Keither402
Keither402

I hate how this article talks about the leveled playing field of steroid use, giving Maddux no credit whatsoever for playing by the rules. Phrase it this way then: Maddux played at a decided disadvantage by playing clean. Clemens cheated just like everyone else. Either way, fact remains, Maddux won more games without chemicals. 

Mike26
Mike26 like.author.displayName 1 Like

Cheater, cheater, steroid eater.

 

Society is so sad nowadays that they don't have the intestinal fortitude to hold cheater, thieves, etc. to even the most basic of human standards.  

DwayneHammond
DwayneHammond like.author.displayName like.author.displayName like.author.displayName 3 Like

Absolutely no hall.

If you decide to cheat, you are making a decision and you are aware of both the benefits and consequences.  One consequence is that no one but you has any way to know when you started cheating.  Clamens may have started cheating in Toronto... New York... Boston... before?  

We can make assumptions, but the truth is we just don't know.  If you don't want EVERY SINGLE accomplishment you make on the diamond/field/rink brought into question... don't cheat.  If you choose to cheat, because it helps you succeed against even one opponent who is playing clean, then you benefit in wins and income, until you are caught, but you forfeit all integrity and any credibility in claims that anything you did was clean.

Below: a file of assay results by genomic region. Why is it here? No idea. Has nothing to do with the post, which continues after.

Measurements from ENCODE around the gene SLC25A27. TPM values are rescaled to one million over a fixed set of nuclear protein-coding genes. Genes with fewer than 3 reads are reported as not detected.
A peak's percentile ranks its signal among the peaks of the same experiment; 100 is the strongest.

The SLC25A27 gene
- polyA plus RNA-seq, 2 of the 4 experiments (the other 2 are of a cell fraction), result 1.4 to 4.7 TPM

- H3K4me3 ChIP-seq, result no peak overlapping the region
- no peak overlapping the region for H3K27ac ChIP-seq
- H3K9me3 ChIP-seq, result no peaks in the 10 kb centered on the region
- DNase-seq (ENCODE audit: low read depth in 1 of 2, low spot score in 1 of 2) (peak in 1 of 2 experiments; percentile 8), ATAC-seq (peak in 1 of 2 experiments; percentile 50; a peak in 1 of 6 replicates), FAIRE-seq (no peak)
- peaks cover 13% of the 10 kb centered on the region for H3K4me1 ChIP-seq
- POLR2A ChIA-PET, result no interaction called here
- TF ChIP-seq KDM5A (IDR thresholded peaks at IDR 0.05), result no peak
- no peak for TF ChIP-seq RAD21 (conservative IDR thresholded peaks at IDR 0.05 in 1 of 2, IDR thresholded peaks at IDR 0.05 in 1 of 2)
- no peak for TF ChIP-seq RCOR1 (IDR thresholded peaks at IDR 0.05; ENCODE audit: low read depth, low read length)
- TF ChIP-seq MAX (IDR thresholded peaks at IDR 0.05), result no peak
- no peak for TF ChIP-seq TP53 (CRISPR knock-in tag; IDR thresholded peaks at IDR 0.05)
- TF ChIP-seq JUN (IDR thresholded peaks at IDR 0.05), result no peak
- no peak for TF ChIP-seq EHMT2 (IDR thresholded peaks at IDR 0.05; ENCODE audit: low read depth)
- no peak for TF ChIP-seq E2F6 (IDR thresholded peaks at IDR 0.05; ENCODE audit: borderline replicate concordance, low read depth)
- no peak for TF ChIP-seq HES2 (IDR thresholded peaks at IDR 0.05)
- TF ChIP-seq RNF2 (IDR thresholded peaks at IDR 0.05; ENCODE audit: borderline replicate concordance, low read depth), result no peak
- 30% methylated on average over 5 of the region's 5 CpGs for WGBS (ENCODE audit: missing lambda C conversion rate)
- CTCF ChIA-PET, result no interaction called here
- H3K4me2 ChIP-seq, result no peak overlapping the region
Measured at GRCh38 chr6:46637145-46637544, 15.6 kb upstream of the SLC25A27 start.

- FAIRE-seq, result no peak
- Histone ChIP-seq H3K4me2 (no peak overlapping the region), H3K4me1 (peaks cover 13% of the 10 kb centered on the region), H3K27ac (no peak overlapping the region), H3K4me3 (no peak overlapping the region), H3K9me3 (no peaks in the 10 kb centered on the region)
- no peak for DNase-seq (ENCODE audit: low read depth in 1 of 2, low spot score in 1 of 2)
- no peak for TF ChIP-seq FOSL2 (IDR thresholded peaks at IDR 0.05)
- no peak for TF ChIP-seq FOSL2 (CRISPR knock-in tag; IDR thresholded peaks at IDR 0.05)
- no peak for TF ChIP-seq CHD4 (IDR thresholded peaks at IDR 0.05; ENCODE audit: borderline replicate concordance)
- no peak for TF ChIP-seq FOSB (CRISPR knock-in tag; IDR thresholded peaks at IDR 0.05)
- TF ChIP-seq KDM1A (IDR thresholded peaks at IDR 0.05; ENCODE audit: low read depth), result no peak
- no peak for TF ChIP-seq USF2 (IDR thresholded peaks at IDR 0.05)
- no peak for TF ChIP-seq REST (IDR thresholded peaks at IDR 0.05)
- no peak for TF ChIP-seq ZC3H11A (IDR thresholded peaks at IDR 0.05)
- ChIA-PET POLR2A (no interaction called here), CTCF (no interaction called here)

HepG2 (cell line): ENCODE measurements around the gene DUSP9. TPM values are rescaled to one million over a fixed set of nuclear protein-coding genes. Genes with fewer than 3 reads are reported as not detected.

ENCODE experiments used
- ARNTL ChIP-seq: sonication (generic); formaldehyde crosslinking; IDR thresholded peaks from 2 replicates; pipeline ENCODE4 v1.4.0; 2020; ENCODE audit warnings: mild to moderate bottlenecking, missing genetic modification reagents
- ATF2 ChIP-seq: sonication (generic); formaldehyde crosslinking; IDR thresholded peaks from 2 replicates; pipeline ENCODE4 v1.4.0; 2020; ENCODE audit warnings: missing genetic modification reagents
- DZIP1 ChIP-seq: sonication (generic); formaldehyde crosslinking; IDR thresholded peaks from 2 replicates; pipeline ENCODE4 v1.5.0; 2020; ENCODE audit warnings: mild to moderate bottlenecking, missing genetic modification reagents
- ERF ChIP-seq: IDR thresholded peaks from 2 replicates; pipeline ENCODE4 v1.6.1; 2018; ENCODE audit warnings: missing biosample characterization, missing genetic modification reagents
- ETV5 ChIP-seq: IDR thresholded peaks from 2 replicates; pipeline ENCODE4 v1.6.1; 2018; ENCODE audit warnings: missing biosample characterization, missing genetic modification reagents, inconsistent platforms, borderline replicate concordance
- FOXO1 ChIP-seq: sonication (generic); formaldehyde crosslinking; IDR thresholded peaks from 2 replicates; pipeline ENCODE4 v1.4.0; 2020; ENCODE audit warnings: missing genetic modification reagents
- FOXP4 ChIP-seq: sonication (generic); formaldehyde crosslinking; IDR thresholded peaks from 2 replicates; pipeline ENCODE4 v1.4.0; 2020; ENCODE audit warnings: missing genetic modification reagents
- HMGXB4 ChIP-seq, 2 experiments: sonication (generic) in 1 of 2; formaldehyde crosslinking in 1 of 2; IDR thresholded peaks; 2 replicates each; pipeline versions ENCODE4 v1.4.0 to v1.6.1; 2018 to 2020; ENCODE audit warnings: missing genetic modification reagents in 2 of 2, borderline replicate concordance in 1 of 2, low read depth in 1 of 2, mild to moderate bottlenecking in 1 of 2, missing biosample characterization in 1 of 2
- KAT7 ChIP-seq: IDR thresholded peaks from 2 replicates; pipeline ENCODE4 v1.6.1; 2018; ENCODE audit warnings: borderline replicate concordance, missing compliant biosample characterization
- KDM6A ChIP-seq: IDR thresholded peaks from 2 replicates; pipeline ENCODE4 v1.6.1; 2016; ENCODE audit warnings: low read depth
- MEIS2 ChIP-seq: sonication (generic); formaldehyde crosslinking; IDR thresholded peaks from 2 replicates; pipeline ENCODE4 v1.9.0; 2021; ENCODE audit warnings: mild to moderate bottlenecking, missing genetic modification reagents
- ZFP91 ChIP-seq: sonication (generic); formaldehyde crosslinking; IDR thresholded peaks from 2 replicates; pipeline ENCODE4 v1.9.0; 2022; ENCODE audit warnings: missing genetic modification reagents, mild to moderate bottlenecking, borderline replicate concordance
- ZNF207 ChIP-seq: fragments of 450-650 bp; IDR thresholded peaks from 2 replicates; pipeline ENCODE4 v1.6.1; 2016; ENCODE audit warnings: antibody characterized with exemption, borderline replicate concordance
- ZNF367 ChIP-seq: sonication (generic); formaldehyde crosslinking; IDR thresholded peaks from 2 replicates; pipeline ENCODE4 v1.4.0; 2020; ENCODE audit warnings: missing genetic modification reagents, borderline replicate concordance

I've yet to see it recognized how this impacts us fans.  Clemens is MY generation (as a fan).  I grew up watching him, he and his peers defined our favourite sport, impacting our childhood memories.  For he and the other cheaters to not be in the hall, OUR time is not represented in the shrine to those who will come after.  This is a significant price the FANS have to pay for the lack of integrity of our (cheating) stars.

The fact however, is that these players do not deserve to have their artificial accomplishments put on par with those who actually earned what they accomplished, and unfortunately, this means the some of the most prominent stars of my time should not be present in the hall.

JeffB
JeffB

 @DwayneHammond "If you decide to cheat, you are making a decision and you are aware of both the benefits and consequences..."

 

Uh, gotta disagree there about "consequences", especially in regards to those on this HOF ballot.  When Mark McGwire retired in 2001,  he was considered a "can't miss, 1st ballot HOF'er."  There were NO consequences to even consider (other than possibly health concerns) 10, 15, or 20 years ago, when the steroid era began. 

 

Like it or not, Bonds and Clemens (and many other "suspected players")  will eventually make the HOF.  You can't just ignore the greatest players of that era, and fill the HOF with players like Jack Morris and Dale Murphy instead.

 

 

LouDoench
LouDoench

 @DwayneHammond Kick Gaylord Perry out of the Hall first. 

DwayneHammond
DwayneHammond